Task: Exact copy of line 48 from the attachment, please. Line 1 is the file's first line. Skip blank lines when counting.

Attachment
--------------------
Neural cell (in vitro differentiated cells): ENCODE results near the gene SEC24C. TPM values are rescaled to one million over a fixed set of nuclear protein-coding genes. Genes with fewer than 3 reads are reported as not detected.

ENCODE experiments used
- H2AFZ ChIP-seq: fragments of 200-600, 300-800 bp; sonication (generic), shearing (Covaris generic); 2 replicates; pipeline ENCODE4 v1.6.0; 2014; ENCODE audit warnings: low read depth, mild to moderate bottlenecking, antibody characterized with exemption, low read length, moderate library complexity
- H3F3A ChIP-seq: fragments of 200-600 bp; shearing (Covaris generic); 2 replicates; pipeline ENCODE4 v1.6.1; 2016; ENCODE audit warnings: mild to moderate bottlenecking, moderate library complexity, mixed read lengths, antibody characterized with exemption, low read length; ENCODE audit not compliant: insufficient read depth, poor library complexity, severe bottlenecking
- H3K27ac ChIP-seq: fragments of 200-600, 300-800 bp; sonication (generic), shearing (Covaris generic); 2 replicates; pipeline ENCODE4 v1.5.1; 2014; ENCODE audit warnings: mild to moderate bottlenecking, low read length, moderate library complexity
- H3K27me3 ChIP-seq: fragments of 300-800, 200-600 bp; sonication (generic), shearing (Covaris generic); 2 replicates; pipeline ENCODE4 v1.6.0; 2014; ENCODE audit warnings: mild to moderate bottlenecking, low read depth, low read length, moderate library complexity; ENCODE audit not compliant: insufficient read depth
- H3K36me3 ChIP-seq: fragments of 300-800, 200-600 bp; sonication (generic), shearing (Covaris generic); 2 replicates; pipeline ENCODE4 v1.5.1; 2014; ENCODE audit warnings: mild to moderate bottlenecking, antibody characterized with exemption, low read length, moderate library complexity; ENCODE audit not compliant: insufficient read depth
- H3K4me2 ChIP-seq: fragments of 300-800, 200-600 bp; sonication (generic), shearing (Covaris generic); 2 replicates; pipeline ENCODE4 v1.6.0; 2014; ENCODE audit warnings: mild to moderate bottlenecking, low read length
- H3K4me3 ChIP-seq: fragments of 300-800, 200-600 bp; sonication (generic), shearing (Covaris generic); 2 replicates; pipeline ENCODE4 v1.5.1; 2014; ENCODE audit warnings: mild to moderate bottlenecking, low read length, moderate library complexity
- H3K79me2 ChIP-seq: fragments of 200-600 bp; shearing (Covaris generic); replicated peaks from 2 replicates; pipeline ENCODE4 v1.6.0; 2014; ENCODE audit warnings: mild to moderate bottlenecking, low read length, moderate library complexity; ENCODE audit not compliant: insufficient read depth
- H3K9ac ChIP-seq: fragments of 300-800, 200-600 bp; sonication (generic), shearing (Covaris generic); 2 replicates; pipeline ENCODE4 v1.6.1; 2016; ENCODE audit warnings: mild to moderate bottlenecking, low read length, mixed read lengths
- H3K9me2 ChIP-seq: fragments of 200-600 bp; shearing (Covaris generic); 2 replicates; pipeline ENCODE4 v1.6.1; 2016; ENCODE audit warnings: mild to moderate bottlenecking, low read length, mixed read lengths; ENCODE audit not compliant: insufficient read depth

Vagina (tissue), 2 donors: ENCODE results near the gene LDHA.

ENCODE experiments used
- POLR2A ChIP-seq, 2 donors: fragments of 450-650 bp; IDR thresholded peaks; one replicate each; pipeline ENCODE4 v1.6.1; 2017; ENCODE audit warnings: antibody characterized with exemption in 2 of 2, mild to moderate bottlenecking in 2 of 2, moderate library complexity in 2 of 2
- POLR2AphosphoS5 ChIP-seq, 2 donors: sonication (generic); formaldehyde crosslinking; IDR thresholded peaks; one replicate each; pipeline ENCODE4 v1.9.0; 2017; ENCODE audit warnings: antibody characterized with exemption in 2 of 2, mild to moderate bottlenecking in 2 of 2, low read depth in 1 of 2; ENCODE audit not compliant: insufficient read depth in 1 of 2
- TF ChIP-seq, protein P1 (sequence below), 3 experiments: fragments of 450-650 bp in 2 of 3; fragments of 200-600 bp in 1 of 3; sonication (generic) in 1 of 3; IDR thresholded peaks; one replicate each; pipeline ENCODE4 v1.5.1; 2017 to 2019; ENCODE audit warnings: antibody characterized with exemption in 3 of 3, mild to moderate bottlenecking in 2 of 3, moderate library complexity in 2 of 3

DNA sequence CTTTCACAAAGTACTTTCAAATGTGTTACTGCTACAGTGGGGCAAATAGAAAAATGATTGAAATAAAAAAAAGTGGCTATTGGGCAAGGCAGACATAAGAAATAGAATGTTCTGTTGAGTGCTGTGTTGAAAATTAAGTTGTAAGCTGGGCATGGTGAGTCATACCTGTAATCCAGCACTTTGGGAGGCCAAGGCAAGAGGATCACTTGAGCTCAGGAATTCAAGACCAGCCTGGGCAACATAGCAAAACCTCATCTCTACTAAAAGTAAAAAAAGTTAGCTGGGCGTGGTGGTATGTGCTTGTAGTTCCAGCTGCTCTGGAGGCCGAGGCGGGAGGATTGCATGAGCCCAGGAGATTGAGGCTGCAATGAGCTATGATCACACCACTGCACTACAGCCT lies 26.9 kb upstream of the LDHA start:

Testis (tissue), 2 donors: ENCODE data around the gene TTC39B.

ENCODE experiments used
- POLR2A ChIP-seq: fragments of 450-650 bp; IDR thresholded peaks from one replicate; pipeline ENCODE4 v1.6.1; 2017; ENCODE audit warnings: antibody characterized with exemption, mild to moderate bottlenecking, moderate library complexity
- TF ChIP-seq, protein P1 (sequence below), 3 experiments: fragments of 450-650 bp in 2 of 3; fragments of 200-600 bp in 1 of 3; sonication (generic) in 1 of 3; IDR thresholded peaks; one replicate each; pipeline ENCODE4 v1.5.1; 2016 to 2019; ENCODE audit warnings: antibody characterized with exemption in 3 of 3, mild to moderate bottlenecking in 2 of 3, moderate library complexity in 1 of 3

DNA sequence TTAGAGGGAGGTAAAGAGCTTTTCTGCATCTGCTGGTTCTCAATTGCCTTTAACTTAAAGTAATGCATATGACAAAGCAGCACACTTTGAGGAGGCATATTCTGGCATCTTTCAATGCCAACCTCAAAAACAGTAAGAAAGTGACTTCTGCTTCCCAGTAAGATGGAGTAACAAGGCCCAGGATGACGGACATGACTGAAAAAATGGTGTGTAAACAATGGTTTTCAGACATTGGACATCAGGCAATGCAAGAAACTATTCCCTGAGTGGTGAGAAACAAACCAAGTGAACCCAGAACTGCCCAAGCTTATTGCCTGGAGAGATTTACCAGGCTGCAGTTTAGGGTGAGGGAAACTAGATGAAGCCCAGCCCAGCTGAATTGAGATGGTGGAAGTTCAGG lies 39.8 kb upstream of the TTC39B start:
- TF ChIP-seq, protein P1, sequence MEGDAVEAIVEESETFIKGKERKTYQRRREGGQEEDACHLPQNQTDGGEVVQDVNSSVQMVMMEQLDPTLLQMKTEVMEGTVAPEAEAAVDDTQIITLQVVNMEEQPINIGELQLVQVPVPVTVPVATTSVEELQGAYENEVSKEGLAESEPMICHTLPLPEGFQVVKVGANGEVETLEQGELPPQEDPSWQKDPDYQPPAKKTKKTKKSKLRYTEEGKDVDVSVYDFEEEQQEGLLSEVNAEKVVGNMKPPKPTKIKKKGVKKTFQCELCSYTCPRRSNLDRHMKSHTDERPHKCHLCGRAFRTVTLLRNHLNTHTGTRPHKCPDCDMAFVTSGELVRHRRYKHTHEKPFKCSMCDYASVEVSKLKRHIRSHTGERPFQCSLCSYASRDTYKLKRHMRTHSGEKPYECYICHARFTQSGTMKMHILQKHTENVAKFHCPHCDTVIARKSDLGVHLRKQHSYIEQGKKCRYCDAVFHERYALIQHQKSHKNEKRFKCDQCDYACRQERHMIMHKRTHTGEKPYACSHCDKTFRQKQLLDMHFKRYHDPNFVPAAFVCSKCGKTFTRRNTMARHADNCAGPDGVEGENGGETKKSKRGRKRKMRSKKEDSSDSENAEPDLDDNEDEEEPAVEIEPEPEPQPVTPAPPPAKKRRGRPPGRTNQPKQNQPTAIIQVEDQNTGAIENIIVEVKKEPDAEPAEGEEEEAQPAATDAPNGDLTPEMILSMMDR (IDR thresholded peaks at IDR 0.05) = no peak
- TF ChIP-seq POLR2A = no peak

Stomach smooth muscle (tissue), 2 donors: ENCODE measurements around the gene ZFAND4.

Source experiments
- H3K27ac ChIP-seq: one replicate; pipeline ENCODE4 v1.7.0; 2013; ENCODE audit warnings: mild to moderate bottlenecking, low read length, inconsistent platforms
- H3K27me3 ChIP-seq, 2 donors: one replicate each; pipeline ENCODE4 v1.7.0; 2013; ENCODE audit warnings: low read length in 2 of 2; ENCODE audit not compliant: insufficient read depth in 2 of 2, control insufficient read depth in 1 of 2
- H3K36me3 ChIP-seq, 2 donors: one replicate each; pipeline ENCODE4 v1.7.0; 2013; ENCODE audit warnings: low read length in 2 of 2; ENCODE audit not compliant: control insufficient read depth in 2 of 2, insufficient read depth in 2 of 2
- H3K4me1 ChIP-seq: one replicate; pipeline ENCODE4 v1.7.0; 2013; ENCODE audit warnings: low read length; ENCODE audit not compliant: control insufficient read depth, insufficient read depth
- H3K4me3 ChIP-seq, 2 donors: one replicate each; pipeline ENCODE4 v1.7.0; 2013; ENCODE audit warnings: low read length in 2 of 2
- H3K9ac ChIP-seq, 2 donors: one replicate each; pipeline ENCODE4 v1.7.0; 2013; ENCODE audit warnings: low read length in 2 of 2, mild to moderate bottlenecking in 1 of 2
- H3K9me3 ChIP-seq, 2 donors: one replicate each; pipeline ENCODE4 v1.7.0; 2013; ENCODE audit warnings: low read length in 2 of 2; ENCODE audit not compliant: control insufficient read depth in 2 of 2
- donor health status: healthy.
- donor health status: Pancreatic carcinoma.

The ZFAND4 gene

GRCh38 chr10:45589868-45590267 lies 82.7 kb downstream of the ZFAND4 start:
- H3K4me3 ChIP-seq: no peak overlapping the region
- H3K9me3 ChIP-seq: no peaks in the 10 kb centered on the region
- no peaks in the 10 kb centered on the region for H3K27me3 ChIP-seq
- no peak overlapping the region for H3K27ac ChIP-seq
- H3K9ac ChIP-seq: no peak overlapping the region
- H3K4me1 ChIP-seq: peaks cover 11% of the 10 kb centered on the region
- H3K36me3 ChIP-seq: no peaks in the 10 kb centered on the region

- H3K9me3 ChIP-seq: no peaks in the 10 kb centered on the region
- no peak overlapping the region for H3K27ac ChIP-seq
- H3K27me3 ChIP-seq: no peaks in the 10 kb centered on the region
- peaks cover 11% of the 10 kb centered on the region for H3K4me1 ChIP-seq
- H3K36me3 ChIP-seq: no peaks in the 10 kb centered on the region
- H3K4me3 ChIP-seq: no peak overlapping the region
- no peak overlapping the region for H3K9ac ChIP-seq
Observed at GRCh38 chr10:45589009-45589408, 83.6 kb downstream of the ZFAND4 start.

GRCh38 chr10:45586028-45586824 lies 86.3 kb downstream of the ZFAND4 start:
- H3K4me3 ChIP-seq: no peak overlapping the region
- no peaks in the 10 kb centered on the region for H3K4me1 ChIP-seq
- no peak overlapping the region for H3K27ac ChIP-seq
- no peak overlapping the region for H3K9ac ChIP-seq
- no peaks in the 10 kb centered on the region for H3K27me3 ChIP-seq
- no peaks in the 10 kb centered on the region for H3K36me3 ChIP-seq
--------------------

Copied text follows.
- H3K27me3 ChIP-seq: no peaks in the 10 kb centered on the region